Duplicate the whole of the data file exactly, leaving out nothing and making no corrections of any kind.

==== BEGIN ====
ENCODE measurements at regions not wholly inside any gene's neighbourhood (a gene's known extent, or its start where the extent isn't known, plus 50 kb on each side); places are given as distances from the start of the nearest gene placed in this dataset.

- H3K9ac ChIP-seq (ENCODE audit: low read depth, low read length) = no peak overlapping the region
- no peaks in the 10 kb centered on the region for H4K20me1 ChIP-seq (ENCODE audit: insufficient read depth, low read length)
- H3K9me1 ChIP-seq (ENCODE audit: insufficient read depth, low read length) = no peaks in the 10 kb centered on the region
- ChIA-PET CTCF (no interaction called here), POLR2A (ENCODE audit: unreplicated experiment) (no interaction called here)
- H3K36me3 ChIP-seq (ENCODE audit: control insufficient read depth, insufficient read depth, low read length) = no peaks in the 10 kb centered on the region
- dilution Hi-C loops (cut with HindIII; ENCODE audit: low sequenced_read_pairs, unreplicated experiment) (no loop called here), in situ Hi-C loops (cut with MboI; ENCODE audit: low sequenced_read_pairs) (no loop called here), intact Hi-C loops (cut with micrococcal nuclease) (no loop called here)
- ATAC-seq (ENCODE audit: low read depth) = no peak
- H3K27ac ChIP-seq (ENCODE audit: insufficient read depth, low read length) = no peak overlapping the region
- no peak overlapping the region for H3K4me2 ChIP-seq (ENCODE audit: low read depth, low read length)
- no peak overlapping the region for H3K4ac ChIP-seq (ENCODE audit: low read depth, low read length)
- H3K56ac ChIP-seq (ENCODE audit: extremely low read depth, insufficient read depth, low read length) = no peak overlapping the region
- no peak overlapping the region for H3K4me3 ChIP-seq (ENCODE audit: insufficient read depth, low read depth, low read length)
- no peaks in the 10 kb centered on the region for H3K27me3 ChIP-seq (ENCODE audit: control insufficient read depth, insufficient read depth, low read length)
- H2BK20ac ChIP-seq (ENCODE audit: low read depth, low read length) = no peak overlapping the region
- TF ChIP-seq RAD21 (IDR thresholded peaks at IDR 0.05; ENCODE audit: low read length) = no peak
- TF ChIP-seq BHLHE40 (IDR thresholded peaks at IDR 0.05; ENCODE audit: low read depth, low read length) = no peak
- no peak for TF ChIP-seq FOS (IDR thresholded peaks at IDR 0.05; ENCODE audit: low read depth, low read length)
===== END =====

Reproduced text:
ENCODE measurements at regions not wholly inside any gene's neighbourhood (a gene's known extent, or its start where the extent isn't known, plus 50 kb on each side); places are given as distances from the start of the nearest gene placed in this dataset.

- H3K9ac ChIP-seq (ENCODE audit: low read depth, low read length) = no peak overlapping the region
- no peaks in the 10 kb centered on the region for H4K20me1 ChIP-seq (ENCODE audit: insufficient read depth, low read length)
- H3K9me1 ChIP-seq (ENCODE audit: insufficient read depth, low read length) = no peaks in the 10 kb centered on the region
- ChIA-PET CTCF (no interaction called here), POLR2A (ENCODE audit: unreplicated experiment) (no interaction called here)
- H3K36me3 ChIP-seq (ENCODE audit: control insufficient read depth, insufficient read depth, low read length) = no peaks in the 10 kb centered on the region
- dilution Hi-C loops (cut with HindIII; ENCODE audit: low sequenced_read_pairs, unreplicated experiment) (no loop called here), in situ Hi-C loops (cut with MboI; ENCODE audit: low sequenced_read_pairs) (no loop called here), intact Hi-C loops (cut with micrococcal nuclease) (no loop called here)
- ATAC-seq (ENCODE audit: low read depth) = no peak
- H3K27ac ChIP-seq (ENCODE audit: insufficient read depth, low read length) = no peak overlapping the region
- no peak overlapping the region for H3K4me2 ChIP-seq (ENCODE audit: low read depth, low read length)
- no peak overlapping the region for H3K4ac ChIP-seq (ENCODE audit: low read depth, low read length)
- H3K56ac ChIP-seq (ENCODE audit: extremely low read depth, insufficient read depth, low read length) = no peak overlapping the region
- no peak overlapping the region for H3K4me3 ChIP-seq (ENCODE audit: insufficient read depth, low read depth, low read length)
- no peaks in the 10 kb centered on the region for H3K27me3 ChIP-seq (ENCODE audit: control insufficient read depth, insufficient read depth, low read length)
- H2BK20ac ChIP-seq (ENCODE audit: low read depth, low read length) = no peak overlapping the region
- TF ChIP-seq RAD21 (IDR thresholded peaks at IDR 0.05; ENCODE audit: low read length) = no peak
- TF ChIP-seq BHLHE40 (IDR thresholded peaks at IDR 0.05; ENCODE audit: low read depth, low read length) = no peak
- no peak for TF ChIP-seq FOS (IDR thresholded peaks at IDR 0.05; ENCODE audit: low read depth, low read length)